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Keshub Mahindra was among India’s early promoter industrialists who trusted professional managers to run the company.

New Delhi: Padma awards list of 2002 announced on Republic Day included Keshub Mahindra, the doyen of Indian industry, who passed away on 12 April. The Congress-NCP government in Maharashtra, headed by Vilasrao Deshmukh, had sponsored his name for Padma Bhushan and the NDA government of Atal Behari Vajpayee accepted the suggestion. The industrialist politely refused the award on grounds of probity. Mahindra, who was Chairman of his family group, Mahindra & Mahindra, between 1963-2012, had been non-executive chairman of Union Carbide India Ltd (UCIL), the company whose Bhopal plant had leaked fatal gas in December 1984 causing thousands of deaths and maimed many.
A CBI charge-sheet was filed and Mahindra was named among eight top functionaries of UCIL. (It led to his conviction for two years in 2010—appeal against the magistrate’s order is pending in Bhopal Sessions Court since. Bail was granted to him by superior court within hours of his conviction.) In a letter to the then Deputy Prime Minister, Lal Krishna Advani, who as Home Minister oversaw the process of Padma awards, Mahindra thanked the government and said that as he was an accused in a case filed by CBI, it was perhaps not proper for him to be in the awards list and requested that the award be withdrawn. This so far is the only occasion when a Padma awardee pointed out a fallacy on grounds of probity and refused to be in the honours list.
Keshub Mahindra, like JRD Tata, trusted professional managers to run his group companies. Beginning with steel trading he diversified into manufacturing automobiles and tractors. (Mahindra today is the world’s largest tractor manufacturer by volume.) The Mahindra tractor factory was visited by Jawaharlal Nehru in 1961 as the company, along with public sector HMT, had ventured into an area essential for agricultural growth. Today M&M has tourism resorts (Mahindra Holidays), a Lifespaces company which provides quality housing, and is diversified from high-tech (TechMahindra) to defence (the M777 Howitzer deployed in Ladakh is assembled with Ango-US collaboration by the company). Along with his nephew Anand Mahindra, who succeeded him as chairman in 2012, Keshub Mahindra forayed into diverse sectors with success.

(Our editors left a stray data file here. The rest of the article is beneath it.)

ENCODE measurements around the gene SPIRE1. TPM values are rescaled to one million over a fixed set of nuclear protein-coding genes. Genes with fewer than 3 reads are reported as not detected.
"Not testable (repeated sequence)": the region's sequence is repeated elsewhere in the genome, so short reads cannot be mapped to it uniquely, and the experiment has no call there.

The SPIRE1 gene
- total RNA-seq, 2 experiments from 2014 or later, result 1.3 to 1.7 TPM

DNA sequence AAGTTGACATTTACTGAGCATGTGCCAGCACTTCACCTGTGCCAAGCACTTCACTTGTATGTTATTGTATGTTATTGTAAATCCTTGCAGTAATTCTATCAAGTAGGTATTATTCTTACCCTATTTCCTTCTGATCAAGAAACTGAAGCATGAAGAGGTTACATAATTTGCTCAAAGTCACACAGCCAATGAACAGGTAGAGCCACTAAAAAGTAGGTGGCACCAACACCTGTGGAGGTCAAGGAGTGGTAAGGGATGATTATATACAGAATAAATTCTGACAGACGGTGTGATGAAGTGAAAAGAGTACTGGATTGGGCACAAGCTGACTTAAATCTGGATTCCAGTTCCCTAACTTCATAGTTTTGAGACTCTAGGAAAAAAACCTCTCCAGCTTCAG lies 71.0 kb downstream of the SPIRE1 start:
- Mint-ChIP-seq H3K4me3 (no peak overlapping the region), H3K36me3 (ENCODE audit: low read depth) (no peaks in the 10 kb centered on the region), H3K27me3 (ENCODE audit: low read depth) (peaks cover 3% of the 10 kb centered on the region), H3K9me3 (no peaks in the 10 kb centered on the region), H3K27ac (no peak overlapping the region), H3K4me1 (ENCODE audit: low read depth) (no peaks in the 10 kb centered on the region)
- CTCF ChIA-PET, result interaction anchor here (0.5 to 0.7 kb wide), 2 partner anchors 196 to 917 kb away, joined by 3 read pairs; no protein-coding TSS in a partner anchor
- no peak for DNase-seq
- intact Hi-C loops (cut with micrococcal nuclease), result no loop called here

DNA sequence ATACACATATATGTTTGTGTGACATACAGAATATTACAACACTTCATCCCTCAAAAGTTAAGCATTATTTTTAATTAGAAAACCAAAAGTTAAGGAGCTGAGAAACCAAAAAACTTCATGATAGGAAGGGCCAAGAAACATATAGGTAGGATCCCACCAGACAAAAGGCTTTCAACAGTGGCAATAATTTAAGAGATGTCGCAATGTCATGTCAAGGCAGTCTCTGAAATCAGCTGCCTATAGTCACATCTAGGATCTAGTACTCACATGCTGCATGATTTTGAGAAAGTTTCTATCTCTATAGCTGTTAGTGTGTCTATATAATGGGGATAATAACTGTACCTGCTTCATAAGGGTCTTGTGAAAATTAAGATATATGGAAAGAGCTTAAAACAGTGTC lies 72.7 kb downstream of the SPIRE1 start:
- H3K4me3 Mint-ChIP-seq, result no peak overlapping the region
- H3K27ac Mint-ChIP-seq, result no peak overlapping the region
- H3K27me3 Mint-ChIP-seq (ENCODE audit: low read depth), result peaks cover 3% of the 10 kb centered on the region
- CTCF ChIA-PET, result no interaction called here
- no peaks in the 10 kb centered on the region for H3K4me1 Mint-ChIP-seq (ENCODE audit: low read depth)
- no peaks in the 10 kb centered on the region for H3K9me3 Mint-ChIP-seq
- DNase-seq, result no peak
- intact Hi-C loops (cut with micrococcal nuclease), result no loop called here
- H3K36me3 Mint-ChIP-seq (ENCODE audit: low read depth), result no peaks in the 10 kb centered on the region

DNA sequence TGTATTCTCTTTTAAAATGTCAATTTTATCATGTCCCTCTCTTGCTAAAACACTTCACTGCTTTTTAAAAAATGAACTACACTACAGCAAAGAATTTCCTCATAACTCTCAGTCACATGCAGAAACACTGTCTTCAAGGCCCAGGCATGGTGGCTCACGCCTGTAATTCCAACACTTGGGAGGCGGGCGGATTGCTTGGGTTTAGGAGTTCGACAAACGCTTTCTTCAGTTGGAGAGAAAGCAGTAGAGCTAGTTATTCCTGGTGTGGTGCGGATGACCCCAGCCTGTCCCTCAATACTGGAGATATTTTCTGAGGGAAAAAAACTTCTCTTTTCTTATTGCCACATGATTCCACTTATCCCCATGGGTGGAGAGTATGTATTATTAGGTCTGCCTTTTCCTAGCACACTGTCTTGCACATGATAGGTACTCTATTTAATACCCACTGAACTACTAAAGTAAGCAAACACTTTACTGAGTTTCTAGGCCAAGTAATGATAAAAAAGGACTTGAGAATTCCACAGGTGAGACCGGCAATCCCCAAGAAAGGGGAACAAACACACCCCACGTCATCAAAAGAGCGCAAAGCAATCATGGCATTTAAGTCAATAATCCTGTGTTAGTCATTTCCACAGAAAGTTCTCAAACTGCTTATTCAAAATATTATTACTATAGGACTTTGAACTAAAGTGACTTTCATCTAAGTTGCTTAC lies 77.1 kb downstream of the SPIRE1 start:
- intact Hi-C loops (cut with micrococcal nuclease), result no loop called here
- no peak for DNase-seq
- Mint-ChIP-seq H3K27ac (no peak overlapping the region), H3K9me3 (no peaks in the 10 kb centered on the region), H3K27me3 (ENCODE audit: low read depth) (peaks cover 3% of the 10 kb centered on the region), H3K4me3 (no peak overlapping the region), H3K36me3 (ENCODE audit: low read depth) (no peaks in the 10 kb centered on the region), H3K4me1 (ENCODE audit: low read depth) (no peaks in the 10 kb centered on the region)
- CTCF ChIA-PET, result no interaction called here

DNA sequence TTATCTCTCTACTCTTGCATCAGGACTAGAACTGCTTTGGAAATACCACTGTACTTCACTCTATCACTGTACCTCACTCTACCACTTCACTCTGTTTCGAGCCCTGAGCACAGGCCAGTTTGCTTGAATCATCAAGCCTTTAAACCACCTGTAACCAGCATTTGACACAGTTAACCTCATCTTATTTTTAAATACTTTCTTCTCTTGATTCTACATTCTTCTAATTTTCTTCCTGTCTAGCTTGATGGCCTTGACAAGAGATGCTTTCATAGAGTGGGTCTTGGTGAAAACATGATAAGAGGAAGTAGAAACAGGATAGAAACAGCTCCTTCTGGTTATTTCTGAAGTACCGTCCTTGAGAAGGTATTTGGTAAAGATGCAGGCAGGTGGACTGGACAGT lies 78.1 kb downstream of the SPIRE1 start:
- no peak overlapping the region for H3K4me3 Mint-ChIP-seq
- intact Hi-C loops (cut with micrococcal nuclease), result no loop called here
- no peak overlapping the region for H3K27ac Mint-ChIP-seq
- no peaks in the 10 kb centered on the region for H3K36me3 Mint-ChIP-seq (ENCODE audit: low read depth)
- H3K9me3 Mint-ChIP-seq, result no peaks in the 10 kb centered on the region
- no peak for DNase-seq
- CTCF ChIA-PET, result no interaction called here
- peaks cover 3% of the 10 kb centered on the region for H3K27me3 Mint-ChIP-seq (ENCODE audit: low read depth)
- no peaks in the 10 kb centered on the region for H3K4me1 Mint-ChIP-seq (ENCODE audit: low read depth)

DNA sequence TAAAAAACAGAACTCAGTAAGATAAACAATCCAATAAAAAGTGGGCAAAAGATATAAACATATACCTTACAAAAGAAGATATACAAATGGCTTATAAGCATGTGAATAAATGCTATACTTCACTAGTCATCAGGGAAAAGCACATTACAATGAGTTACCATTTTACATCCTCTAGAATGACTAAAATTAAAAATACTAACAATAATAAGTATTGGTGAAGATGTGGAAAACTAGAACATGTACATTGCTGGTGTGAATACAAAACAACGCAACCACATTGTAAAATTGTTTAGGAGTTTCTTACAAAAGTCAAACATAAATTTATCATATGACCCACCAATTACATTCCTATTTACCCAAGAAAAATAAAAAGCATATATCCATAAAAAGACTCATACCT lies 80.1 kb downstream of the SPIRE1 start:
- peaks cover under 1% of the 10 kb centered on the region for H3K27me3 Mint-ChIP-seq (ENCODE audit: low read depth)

When Keshub Mahindra announced his retirement (he was chairman emeritus thereafter) in 2012 poignant scenes were witnessed in the company’s Kandivili plant in North Mumbai. Pawan Goenka, who now heads the government’s space initiative, Indian National Space Promotion Authorisation Centre (INSPACe), was then M&M’s Managing Director—an IIT alumnus who had a roaring career in US automobile in industry in Detroit, he had been entrusted by M&M to run the automotive and tractor verticals. Goenka went up to the podium and touched Keshub Mahindra’s feet in a befitting traditional Indian tribute. Seeing him, the leader of the workers’ union followed suit and one by one all workers of Kandivili similarly paid obeisance.
Port Sunlight near Liverpool in England, the birthplace of the international conglomerate, Unilever, has a memorial to the founder of the company, who passed away in 1925.The plaque reads,” Erected in the memory of William Hasketh Lever by his fellow workers of Port Sunlight”.
As tributes poured in from politicians, captains of industry, et al, the eulogy of two eminent professional managers, Pawan Goenka and the Maruti Suzuki Chairman R.C. Bhargava, stood out—they both underscored that while giving full autonomy to his managers Keshub Mahindra always introduced his employees as colleagues, not subordinates. He will be missed by his fellow workers in M&M and a host of companies he chaired. In October this year, he would have been a centurion. Former Prime Minister P.V. Narasimha Rao was once asked by a group of editors who he hosted at tea, as to how he felt. Rao replied: “I feel like a 99-out batsman”, thereby emphasising that a player who finishes one short of 100 puts in hard work, but misses the grandeur. Keshub Mahindra never sought exaltation—even in death, he preferred to be “99 out”.

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